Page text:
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Laboratory 2: Use of the .

EXE File

Type in the following programme using EMU8086 and include your Name, Class, Group, Year and Date. Save this programme as file: lab_2.asm. ; ; ; ; ; TITLE NAME DATE CLASS GROUP

Purpose of Lab Introduction to the format of the EXE file. REQUIREMENTS: You are required to type in the programme below using EMU8086 Emulator. SPECIFICATION:
1. Open a new .EXE template in the EMU8086 emulator. 2. Copy the Lab 2 programme below into the relevant segments of the 3. 4. 5. 6.

EMU8086 editor. Assemble and Emulate the programme using the Emulate option from the menubar. Run the programme using the Single Step option from the menubar. Examine the contents of the AX register and memory variables locations for word1, word2 and result. Change the variables for word1 and word2 and repeat steps 1 to 5.

DESIGN: You are expected to try and understand the flow of the programme.

IMPLEMENTATION:

The 8086 processor uses segmentation. It views a programme as being divided into segments. Namely code, data and stack segments. Hence, when you write an 8086 assembly language programme you must define these segments with special assembler directives: SEGMENT to begin a segment and ENDS to end a segment. Also we normally don't refer to specific memory addresses. Instead we use symbolic addresses and special directives to associate them with 8-bit.16-bit or 32-bit locations: DB DW and DD. We must tell the assembler what segment registers to use with what segments. To do this we use the ASSUME directive. We can label any instruction by preceding the instruction with the label we wish to use followed by a colon. The colon tells the assembler that the word preceding it was a label not an instruction. Labels are useful when we want to jump to a specific instruction during the execution of a programme loop. The difference between the .EXE and .COM is that .EXE can have different segments for data, code and stack but the .COM file always loads in the lowest available segment and 100h from the start of the segment. This means all code, data and stack must fit in one 64K segment. Hence, programming using the .COM needs more knowledge on the part of the programmers in the sense that they do not over write other data in the same segment.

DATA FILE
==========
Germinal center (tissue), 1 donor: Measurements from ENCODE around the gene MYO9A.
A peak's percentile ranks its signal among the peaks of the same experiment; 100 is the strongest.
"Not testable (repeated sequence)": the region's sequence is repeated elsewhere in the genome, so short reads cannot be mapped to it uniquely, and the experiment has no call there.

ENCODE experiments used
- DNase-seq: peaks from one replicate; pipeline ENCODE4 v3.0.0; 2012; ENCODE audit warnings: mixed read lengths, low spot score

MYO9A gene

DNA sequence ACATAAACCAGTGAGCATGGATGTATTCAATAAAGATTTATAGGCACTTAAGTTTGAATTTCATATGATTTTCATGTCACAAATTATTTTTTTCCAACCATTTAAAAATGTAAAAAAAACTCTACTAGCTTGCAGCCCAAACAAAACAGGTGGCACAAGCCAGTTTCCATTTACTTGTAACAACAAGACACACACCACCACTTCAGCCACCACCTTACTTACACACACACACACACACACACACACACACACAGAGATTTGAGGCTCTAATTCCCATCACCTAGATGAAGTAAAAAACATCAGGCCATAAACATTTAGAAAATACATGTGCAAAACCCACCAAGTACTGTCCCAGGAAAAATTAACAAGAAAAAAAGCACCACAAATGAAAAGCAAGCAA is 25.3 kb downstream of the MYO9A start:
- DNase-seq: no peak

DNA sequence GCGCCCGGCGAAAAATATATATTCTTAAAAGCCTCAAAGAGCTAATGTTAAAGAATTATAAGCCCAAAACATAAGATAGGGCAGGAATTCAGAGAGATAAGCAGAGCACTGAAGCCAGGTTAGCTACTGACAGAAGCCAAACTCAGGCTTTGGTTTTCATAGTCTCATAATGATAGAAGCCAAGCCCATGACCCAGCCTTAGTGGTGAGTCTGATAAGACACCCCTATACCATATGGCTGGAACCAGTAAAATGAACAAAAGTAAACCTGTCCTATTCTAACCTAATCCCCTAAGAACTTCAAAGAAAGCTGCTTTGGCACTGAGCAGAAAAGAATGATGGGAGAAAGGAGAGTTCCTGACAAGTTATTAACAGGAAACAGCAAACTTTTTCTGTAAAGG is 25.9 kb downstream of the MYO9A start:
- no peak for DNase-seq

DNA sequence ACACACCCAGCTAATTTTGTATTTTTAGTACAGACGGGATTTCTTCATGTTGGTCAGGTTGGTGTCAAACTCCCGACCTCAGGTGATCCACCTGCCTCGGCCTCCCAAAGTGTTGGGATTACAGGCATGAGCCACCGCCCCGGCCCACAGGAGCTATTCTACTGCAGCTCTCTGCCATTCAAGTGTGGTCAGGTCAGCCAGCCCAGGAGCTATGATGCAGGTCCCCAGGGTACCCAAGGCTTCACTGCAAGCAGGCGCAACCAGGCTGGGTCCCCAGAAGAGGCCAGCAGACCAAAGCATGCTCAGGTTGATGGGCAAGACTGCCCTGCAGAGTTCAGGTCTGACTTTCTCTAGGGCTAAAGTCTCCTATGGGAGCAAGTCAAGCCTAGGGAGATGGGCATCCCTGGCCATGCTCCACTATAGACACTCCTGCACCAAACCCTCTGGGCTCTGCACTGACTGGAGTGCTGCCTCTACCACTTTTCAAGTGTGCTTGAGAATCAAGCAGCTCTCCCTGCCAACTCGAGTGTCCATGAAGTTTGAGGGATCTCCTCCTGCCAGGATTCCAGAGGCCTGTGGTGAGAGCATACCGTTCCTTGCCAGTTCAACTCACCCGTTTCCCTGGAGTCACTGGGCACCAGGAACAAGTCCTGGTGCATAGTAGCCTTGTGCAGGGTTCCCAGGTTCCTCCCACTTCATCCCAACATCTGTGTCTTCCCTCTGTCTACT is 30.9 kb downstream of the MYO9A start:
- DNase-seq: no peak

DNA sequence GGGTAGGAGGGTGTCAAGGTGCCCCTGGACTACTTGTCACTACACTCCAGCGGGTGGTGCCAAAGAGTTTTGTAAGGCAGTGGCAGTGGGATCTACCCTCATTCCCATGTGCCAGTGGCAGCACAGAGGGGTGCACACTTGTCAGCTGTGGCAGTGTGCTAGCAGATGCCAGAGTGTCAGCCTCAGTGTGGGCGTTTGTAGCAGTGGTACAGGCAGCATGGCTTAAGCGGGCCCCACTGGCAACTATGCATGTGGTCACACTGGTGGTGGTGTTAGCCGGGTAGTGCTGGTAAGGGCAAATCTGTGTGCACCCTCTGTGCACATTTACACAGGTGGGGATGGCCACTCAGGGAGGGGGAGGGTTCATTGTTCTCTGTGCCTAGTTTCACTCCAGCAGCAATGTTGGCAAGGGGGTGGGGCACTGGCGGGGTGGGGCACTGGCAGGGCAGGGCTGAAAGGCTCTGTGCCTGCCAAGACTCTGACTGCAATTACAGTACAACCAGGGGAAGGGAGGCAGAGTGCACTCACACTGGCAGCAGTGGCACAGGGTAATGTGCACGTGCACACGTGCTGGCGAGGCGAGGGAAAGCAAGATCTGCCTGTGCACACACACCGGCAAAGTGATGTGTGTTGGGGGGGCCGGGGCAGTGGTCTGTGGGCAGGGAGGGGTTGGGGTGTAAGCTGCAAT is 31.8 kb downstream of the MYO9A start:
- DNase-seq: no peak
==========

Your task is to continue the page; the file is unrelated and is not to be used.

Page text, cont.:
Lab 2 Programme:
;************************************************************* ; Simple Arithmetic ; This programme demonstrates some simple arithmetic instructions. data_seg segment word1 dw 1234H word2 dw 5678H result dw ? data_seg ends stack_seg segment stack ; this segment is called data_seg ; Some type definitions for the variables we will declare: ; here we reserve two l6-bit locations which we can refer to using the symbolic addresses word and word2. . ; They are initialised to HEX 1234 and 5678. ; this is the end of the segment called data_seg ;a new segment called stack_seg. Because this is specially used ;for the stack we specify this by following the segment directive ;with the special stack directive. ;the stack is 50 words long. block is the symbolic address of the ;first of the fifty locations. The other addresses are block+1 up ;to block+49. stack_seg ends code_seg segment assume cs:code_seg, ds:data_seg,ss:stack_seg main: mov ax,data_seg ;programmer must initialize mov ds, ax ; DS and ES register ;for EXE programmes mov ax,word1 add ax,word2 mov result,ax code_seg ends end main end ;*************************************************************

block dw 50 dup(?)